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America First—100 Stories from Our History by  Lawton B. Evans


 

 

BLACKBEARD THE PIRATE

[118] IN the days before the Revolution, the high seas surrounding America were infested with robbers, called pirates. Their ships, manned by desperate men, and carrying cannon and arms for fighting, scoured the ocean highways, and attacked peaceable and slow sailing vessels, which they robbed of merchandise; often they killed the sailors and sank the ships.

These pirates had hiding-places along the coast, especially the inlets, where they landed for supplies, sold their prizes, or buried their treasures in secret. A pirate's life was full of adventure. So terrible was the menace from these robbers that every sailing vessel dreaded to meet them on their way across the ocean, or up and down the coast.

Among these pirates was a Captain whose real name was Thatch, but who was known as "Black-beard." He wore a long black beard, of which he was very careful and proud, but which gave him a frightful look. Around his shoulders was a strap from which huge pistols hung, ready for use in case of battle. About his waist was a belt, holding his cutlass, which was so large and strong that, with one blow, he could cut off a man's head.

[119] He was very cruel and wicked. He never hesitated to kill all the sailors on board a captured vessel, sometimes hanging them to the rigging, and often tying them securely and leaving them on their ship as it went to the bottom. Once he shot several of his own crew when they disobeyed him about a small matter.

The scene of his operations was around the shores of Virginia and North Carolina, and even as far south as the coast of Georgia. He had accomplices on shore, who bought his ill-gotten cargoes, supplied his ships with provisions, and his men with arms. He became so bold and terrible that the people of Virginia fitted out two ships to go after him and to destroy him, if they could.

Only vessels that could sail in shallow water near the coast were sent out, and these, under the command of Lieutenant Maynard. For many days the ships sailed around, looking for Blackbeard and his crew. After a while the pirate ship came into view, and hoisted her flag with the skull and cross bones, calling on Maynard to surrender. But instead, Maynard hung out his flag and dared the pirate to come on. Blackbeard drew near, and called out, "Give up your ship at once, I take no prisoners."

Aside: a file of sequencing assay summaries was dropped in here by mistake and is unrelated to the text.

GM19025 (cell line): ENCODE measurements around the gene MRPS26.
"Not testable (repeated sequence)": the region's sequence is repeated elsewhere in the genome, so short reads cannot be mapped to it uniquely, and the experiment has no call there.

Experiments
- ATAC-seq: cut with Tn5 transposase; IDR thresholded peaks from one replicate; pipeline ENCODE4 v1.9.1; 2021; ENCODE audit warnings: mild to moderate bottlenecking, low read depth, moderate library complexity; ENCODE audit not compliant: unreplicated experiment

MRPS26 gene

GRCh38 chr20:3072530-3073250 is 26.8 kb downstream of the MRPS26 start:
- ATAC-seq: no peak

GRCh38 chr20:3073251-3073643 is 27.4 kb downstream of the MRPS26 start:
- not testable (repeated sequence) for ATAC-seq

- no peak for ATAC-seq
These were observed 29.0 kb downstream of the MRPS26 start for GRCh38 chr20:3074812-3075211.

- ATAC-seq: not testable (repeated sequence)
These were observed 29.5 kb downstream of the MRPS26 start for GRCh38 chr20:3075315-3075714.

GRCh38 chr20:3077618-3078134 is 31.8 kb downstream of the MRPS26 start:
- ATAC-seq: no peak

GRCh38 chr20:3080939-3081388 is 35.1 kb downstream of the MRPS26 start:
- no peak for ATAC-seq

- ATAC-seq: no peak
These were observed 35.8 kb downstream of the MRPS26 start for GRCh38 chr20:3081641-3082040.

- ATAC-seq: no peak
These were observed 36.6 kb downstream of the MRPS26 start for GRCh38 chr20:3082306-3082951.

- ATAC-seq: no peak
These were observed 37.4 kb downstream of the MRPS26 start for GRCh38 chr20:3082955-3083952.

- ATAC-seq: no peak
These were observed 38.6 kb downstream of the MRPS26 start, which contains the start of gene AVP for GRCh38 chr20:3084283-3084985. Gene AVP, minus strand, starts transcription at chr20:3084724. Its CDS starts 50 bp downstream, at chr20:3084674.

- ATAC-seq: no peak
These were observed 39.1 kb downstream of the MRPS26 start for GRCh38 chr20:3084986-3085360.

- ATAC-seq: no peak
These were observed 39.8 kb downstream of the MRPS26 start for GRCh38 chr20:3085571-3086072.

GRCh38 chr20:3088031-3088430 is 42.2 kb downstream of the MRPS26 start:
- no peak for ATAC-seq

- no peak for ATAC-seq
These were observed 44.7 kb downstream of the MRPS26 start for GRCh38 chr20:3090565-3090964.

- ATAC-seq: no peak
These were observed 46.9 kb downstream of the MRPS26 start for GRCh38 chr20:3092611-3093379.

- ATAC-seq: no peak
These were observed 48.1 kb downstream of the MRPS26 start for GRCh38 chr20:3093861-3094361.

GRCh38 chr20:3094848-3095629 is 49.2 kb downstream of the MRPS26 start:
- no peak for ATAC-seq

Maynard replied, "I shall not surrender, and I [120] shall not show you any mercy." With that the battle began.

Maynard, after sending most of his men into the hold of his ship for safety, ran alongside the pirate. Blackbeard fired a broadside into Maynard's vessel, and, seeing no men aboard, thought that every one was killed. He therefore ordered his own crew to take possession. When the pirates came aboard, swords in hand, Maynard's men sprang from the hold of their vessel, and desperate fighting began on the deck.

Blackbeard was shot five times, besides being wounded with sword cuts. He fought bravely, calling so loudly to his men, that his voice was heard above the roar of the battle. His pistol was soon emptied, and, seizing another, he leveled it at one of Maynard's men. Just then, however, he received a wound through the head and was instantly killed. His men were taken prisoners and the battle was ended.

Maynard hung the pirate's head before the bow of his ship, and sailed back to Virginia, where the people made a great celebration in honor of his victory.


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